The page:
The “Sword Feat” ( Faobhar Chleas) is described in some detail in the story Mesca Ulad (“The Intoxication of the Ulstermen”). It consisted of a dance engaged in prior to combat, involving juggling the sword and other impressive moves. Remarkably, a traditional step-dance from Scotland has survived, which involves a similar weapon. Called the “Dirk Dance” or Dannsadh Bhiodaig, it was given to Joan and Tom Flett, a couple who worked to preserve the Scottish step-dances, by Mary Isdale MacNab of Vancouver, who had been given the dance by D.C. Mather, a dancing teacher from Scotland who had emigrated to Canada in 1899. Mr. Flett passed the dance along to John Wesencraft, who is now teaching a number of people, including Louis Pastore of the above-mentioned Cateran Society. There are a number of reasons to believe that this dance is related to the Faobhar Chleas of the stories, including (not insignificantly) its resemblance to the description in Mesca Ulad. It’s likely that a number of other “feats” listed as known by Cú Chulainn were similar in nature (such as the “Body Feat”, which may have been a dance which demonstrated unarmed combat techniques). Another intriguing aspect of the Dirk Dance is a section where the dancer leaps up into the air, passing the dirk under his feet. This definitely begs comparison to the “Feat” of Cú Chulainn called the “Leap Over a Poisoned Stroke”.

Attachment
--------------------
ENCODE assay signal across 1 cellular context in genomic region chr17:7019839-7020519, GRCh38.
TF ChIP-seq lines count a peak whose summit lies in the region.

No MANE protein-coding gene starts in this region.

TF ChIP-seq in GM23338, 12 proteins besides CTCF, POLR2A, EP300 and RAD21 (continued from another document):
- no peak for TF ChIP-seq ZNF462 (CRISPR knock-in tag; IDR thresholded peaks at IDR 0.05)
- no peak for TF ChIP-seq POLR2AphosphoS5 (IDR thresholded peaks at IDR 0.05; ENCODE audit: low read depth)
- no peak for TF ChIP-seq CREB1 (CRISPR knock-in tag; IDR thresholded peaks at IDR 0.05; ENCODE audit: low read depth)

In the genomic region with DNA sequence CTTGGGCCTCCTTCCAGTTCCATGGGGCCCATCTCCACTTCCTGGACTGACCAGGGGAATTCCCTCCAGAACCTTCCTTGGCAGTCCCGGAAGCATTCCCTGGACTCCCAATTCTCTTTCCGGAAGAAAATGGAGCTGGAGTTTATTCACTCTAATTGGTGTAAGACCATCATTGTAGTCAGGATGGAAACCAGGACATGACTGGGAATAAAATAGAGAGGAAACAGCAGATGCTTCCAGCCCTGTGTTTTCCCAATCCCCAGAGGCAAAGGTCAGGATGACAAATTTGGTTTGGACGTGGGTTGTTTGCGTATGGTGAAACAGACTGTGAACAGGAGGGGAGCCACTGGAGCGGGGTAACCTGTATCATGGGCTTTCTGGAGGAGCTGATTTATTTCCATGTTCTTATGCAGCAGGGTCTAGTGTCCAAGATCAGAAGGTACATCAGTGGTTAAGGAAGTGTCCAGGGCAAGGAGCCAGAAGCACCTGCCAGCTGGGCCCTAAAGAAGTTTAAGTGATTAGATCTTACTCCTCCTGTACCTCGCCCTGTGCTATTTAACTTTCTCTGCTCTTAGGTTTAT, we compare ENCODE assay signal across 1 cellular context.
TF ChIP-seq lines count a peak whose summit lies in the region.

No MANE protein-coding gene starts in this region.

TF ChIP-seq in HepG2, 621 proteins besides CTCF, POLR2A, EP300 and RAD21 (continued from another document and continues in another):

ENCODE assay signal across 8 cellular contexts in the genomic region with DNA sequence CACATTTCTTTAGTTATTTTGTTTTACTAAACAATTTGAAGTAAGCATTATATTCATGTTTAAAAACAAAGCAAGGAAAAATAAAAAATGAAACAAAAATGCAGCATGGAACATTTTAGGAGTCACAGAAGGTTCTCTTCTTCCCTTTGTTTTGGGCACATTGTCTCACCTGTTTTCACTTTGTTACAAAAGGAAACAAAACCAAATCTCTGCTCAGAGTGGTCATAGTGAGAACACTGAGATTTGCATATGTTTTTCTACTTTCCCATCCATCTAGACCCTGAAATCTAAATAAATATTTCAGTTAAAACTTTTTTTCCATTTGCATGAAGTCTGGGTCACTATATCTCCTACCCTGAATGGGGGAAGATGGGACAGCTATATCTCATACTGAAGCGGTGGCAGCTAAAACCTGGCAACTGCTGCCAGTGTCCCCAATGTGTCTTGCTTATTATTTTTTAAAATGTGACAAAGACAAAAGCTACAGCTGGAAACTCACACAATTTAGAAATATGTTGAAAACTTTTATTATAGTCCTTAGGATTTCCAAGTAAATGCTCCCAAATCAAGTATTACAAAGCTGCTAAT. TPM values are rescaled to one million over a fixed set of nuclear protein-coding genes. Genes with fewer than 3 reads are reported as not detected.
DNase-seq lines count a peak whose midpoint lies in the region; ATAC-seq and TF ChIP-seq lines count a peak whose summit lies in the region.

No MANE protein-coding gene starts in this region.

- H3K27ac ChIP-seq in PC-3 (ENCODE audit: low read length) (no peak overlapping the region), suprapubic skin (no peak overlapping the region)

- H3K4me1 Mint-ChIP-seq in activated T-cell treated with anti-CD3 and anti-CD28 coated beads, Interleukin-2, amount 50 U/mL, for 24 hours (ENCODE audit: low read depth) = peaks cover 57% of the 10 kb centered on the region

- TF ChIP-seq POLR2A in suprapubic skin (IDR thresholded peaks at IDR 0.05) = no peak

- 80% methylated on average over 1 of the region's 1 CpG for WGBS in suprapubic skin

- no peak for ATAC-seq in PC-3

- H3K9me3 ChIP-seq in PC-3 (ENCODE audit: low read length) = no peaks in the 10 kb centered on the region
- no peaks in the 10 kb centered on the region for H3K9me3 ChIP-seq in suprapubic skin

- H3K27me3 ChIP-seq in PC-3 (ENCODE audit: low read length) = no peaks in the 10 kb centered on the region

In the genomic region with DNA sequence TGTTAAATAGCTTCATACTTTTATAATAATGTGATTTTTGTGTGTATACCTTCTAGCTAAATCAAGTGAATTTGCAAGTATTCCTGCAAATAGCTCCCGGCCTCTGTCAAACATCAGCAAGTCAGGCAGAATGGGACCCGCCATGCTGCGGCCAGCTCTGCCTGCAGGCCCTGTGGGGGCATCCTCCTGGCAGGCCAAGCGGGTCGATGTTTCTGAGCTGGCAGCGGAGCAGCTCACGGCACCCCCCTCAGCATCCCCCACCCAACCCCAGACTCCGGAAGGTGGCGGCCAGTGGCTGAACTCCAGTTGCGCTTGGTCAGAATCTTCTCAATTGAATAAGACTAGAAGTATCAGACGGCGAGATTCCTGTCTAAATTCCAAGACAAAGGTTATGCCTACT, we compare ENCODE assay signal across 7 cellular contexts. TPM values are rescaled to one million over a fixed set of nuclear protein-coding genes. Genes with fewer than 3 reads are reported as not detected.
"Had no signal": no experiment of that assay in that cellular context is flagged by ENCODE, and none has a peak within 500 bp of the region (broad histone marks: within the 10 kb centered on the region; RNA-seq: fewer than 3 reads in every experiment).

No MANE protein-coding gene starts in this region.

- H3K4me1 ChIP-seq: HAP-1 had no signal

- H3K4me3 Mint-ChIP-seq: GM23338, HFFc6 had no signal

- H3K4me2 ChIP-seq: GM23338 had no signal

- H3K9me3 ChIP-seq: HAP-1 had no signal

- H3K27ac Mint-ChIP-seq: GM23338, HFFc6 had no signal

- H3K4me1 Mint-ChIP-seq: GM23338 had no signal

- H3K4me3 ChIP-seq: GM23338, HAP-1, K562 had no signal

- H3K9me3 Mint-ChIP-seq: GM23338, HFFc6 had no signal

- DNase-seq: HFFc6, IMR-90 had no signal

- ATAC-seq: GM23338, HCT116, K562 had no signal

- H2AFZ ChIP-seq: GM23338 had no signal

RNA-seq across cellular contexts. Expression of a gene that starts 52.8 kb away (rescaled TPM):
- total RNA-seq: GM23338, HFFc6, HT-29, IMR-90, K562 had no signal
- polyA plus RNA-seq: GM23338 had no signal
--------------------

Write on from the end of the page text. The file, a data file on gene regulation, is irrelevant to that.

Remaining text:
There are a few other “feats” which have survived to the modern day, as well. Cú Chulainn knew the “Feat of the Pole-Throw”, which is almost certainly the same as the Highland Heavy Athletics sport of “Tossing the Caber”. The “Wheel Feat” ( Roth Chleas) is claimed to be the same as the Highland Heavy Athletics “Hammer Toss”. There are others, as well. Some of the “feats” seem to be clearly described in the source material. One of the “feats” of Cú Chulainn that he learned prior to going to Scáthach was the “Feat of the Hole-Stone”, which was described as building a fire in the open hole at the middle of a large hole-stone, then having the student “perform” on it (that is, dance a weapon-dance or go through a series of movements like the Set Play discussed above) until the soles of his feet were blackened and discolored. If anyone thinks that might be a bit extreme, consider the “Iron Hand” training of some Asian martial artists, or the similar practice of some 18th and 19th century bareknuckle boxers of “pickling” their fists in brine. The “Apple Feat” was said to consist of juggling apples, and there are indications that juggling was also taught to German youths learning to fight with the sword. The “Breath Feat” was described as blowing apples up in the air. This seems to have been a form of breath training, teaching the student the sort of plosive breathing that can be very helpful in making a strike.